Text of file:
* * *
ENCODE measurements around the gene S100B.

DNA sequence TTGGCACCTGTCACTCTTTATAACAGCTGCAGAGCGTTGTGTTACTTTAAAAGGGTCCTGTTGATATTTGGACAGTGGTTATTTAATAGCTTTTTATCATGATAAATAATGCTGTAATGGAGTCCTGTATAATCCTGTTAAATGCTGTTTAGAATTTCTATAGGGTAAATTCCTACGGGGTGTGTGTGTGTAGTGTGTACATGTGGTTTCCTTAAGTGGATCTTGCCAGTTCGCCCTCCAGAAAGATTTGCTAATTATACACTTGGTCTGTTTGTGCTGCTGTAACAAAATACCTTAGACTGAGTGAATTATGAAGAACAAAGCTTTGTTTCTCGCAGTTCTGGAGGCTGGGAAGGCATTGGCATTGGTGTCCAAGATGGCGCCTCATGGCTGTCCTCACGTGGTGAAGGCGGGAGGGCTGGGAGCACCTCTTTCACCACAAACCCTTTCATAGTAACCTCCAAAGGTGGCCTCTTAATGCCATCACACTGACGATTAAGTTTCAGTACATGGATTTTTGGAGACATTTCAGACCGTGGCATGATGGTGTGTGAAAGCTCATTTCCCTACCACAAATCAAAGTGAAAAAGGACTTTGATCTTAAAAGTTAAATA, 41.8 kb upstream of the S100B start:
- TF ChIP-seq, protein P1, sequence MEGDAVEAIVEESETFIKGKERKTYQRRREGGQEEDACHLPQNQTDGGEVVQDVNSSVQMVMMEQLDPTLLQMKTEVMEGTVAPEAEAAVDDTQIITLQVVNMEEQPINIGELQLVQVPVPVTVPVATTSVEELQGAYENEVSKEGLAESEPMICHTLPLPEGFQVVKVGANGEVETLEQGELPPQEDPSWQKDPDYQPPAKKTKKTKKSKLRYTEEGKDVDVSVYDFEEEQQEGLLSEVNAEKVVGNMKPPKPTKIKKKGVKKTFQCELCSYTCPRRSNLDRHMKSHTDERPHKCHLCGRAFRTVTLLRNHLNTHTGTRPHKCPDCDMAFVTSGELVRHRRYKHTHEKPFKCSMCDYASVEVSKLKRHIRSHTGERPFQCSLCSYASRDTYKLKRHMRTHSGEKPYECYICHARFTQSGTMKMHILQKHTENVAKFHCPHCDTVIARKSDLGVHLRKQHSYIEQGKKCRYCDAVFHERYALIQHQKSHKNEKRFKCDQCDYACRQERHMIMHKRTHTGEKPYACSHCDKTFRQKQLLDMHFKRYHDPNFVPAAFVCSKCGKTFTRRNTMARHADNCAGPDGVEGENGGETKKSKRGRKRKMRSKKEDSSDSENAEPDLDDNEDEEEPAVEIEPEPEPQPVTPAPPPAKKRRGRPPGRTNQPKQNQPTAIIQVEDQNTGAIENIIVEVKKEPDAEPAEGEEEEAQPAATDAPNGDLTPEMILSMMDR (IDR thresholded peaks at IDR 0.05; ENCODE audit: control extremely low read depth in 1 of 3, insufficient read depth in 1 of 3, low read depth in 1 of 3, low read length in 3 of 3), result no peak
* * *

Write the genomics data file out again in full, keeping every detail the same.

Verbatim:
ENCODE measurements around the gene S100B.

DNA sequence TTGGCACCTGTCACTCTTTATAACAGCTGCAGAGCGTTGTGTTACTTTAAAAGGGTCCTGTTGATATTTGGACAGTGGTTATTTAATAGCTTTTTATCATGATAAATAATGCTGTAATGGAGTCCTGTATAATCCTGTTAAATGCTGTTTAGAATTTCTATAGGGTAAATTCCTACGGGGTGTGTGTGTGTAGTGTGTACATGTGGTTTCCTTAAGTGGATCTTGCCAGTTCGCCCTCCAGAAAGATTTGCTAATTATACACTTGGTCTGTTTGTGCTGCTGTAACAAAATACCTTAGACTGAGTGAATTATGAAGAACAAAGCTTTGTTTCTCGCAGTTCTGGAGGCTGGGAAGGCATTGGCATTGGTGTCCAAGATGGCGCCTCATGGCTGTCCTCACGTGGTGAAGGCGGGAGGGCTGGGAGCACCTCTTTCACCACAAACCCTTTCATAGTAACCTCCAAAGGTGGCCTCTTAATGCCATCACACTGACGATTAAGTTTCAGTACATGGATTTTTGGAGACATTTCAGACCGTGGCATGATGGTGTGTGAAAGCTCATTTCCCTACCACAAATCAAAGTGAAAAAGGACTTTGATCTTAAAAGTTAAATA, 41.8 kb upstream of the S100B start:
- TF ChIP-seq, protein P1, sequence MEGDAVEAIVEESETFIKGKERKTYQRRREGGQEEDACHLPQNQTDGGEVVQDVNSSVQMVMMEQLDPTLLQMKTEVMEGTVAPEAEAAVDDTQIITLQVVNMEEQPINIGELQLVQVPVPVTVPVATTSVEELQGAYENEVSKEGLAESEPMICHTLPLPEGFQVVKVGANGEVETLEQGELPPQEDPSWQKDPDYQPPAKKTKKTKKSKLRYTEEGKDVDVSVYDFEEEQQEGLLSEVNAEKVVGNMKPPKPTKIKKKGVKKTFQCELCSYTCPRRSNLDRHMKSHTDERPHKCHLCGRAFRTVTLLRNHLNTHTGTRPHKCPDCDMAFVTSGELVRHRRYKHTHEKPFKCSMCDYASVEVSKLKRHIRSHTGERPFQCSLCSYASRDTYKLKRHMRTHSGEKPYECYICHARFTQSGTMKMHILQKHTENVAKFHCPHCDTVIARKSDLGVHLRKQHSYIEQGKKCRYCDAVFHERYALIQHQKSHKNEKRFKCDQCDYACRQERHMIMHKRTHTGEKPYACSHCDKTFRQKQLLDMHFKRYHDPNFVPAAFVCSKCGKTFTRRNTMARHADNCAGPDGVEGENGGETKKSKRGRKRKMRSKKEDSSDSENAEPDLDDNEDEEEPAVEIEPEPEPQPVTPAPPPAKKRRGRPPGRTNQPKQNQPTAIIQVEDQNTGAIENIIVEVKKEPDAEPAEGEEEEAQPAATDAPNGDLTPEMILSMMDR (IDR thresholded peaks at IDR 0.05; ENCODE audit: control extremely low read depth in 1 of 3, insufficient read depth in 1 of 3, low read depth in 1 of 3, low read length in 3 of 3), result no peak